Since June, only customers with 15% deposit had been able to apply for mortgages with the firm.
So, for example, if a property costs £100,000, a new buyer would now need a £10,000 deposit rather than a £15,000 deposit.
Henry Jordan, director of mortgages at Nationwide Building Society, said: “First-time buyers are vital to breathing life into the housing market and economy. We understand one of the biggest barriers to home ownership is raising a deposit.”
He added: “While we will continue to monitor the market carefully, we feel it is the right time to enhance our lending, initially to those looking for their first home. We welcome the government’s announcement on stamp duty and hope our combined changes create a positive impact on a market that, despite being in relatively good health, is still recovering.”
The new mortgages on offer will only be available for buying houses which are at least two years old. The maximum mortgage term will be 25 years.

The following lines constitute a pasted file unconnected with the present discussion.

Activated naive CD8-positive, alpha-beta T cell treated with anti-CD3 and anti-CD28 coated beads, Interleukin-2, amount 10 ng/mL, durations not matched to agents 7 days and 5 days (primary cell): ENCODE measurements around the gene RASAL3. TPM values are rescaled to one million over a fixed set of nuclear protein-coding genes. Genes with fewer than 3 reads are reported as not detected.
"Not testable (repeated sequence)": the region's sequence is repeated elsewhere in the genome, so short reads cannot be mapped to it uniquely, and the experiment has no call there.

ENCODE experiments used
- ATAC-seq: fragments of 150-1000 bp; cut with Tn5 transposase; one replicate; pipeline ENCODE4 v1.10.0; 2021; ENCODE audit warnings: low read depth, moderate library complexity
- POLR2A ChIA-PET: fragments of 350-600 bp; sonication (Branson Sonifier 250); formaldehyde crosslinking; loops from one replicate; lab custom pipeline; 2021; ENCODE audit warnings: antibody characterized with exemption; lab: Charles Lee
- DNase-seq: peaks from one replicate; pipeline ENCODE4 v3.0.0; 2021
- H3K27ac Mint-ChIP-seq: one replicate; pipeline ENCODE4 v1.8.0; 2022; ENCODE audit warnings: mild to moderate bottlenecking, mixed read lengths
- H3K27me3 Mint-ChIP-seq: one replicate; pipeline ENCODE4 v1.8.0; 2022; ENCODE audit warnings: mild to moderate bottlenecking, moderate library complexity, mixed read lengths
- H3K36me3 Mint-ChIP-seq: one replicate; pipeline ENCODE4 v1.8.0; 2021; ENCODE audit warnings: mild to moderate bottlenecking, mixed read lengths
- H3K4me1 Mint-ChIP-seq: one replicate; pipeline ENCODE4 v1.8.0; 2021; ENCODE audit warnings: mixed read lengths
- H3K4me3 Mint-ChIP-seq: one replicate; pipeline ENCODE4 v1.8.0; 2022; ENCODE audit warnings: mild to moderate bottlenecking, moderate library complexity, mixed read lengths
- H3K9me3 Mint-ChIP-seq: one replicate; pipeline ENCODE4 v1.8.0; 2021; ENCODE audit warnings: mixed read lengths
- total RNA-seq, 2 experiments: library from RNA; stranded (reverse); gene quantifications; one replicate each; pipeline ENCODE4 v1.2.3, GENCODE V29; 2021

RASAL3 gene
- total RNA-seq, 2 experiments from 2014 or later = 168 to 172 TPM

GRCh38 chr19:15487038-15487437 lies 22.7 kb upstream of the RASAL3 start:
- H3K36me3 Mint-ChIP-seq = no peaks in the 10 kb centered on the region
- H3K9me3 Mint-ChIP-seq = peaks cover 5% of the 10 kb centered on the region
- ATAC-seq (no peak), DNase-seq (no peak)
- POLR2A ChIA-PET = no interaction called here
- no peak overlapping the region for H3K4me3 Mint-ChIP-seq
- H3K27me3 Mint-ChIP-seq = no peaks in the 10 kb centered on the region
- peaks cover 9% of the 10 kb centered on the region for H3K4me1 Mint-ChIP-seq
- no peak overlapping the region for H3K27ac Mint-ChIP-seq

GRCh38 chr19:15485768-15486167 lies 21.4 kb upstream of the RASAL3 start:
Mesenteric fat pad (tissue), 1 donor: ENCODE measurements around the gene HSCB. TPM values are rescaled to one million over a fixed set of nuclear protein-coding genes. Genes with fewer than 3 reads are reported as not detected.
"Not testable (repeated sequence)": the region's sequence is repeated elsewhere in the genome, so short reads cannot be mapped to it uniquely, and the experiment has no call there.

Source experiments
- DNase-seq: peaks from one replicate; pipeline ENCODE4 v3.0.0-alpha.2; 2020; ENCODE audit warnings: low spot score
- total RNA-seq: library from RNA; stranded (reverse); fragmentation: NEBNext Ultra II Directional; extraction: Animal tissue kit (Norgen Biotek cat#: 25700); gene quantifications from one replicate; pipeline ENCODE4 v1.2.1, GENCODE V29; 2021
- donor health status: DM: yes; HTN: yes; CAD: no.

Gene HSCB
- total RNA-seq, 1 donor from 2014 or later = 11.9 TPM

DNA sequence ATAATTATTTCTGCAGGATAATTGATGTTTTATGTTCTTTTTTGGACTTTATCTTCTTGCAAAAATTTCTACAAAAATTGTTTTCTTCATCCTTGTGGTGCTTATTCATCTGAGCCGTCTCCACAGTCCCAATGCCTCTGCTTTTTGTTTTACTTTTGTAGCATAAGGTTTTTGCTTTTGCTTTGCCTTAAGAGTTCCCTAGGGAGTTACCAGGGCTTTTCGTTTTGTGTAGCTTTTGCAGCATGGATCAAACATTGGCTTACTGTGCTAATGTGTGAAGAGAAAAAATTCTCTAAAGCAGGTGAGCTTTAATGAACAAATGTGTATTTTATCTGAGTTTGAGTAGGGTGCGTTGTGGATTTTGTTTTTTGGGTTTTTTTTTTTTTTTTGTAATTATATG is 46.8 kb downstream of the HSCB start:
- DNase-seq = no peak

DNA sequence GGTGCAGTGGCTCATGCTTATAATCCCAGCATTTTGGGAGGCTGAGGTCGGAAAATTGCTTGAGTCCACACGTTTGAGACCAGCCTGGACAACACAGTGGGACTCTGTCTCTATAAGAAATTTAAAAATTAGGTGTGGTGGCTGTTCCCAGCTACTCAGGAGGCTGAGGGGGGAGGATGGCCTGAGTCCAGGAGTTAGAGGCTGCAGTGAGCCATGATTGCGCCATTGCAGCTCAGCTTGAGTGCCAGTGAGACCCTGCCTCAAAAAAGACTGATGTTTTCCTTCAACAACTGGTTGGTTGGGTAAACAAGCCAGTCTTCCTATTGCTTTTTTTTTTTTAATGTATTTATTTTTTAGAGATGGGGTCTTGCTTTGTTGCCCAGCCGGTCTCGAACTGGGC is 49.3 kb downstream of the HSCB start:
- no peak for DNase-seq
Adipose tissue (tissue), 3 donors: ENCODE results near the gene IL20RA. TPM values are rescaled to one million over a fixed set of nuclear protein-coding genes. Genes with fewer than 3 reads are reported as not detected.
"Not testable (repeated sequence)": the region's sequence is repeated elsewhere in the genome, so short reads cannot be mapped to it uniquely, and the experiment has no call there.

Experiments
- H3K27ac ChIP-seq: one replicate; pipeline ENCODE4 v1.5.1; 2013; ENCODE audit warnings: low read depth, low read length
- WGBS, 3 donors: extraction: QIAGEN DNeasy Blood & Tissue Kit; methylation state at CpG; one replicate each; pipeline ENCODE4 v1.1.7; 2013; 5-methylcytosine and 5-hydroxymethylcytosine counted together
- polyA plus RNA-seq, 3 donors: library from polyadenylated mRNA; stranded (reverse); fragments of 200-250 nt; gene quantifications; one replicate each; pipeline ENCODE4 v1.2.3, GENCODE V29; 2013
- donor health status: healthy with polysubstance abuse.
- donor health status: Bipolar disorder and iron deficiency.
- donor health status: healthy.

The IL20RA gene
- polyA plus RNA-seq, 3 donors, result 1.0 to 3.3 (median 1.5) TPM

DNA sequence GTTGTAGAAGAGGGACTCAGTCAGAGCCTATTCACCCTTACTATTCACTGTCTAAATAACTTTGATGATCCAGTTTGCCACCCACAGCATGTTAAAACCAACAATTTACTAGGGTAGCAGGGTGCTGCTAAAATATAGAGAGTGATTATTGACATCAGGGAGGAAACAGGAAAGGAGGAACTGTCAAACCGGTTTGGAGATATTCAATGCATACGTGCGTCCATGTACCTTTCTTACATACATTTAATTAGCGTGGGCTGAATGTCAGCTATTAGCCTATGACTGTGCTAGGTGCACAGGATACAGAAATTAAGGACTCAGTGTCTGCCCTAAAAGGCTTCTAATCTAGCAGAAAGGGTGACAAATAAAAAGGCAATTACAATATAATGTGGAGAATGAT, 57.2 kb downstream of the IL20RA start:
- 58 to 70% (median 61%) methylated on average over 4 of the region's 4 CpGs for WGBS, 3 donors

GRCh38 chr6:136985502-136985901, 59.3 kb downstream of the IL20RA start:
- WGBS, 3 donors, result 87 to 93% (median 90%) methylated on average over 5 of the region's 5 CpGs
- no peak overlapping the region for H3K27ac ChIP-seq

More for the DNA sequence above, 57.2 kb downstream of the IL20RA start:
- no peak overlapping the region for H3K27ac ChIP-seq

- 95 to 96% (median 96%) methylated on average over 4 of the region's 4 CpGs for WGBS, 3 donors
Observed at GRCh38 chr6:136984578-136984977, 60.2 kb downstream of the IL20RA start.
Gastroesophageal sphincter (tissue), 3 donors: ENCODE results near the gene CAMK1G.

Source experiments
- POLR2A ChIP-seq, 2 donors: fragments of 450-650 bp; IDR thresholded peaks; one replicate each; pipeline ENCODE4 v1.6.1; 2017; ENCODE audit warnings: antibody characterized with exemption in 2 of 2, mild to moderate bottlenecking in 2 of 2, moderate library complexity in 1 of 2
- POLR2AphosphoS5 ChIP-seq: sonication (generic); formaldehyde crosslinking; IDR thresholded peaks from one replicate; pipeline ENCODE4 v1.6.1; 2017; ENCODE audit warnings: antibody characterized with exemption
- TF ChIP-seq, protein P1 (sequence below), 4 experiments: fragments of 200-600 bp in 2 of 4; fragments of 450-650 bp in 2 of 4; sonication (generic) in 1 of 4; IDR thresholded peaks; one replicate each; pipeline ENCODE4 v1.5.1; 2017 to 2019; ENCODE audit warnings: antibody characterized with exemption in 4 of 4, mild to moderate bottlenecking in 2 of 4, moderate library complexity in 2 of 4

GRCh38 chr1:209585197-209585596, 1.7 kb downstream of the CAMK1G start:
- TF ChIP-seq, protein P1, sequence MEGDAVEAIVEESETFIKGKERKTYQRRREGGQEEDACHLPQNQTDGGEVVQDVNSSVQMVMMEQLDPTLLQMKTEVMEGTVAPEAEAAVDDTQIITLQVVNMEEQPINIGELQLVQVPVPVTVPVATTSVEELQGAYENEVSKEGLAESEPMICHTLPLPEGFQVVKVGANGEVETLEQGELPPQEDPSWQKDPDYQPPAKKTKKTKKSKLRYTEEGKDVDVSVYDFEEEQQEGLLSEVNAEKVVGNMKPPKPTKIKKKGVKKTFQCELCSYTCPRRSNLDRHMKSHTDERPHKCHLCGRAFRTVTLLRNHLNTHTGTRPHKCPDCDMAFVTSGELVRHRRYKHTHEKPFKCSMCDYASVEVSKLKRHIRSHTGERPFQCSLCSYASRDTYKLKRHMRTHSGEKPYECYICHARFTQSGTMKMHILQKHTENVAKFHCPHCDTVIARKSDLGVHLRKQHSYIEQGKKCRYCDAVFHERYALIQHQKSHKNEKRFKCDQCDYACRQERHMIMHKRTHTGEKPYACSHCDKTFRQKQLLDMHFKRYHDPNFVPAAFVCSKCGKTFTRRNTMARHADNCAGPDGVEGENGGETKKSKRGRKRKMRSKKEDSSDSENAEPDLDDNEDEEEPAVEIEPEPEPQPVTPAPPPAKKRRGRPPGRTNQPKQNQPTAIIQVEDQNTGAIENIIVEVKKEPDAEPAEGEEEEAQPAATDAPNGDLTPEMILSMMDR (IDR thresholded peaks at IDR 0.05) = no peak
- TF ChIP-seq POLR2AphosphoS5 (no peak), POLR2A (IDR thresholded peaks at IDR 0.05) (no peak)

The choice of low deposit mortgages has been particularly badly hit during the coronavirus crisis.
In March, there were 779 mortgage deals for borrowers with a 10% deposit. By the start of July there were just 70 products available, according to analysis from financial information website moneyfacts.co.uk.
Miles Shipside, commercial director at Rightmove, seemed hopeful that the housing market should start to recover in the coming months.
“There’s been record demand for property on Rightmove since the market reopened which has been boosted even further by the stamp duty announcement, all of which should help activity levels over the coming months,” he said.
According to the Nationwide, UK house prices were 0.1% lower in June than the same month a year ago – the first annual fall since December 2012.
Sales plummeted and viewings halted when the sector was effectively frozen under lockdown.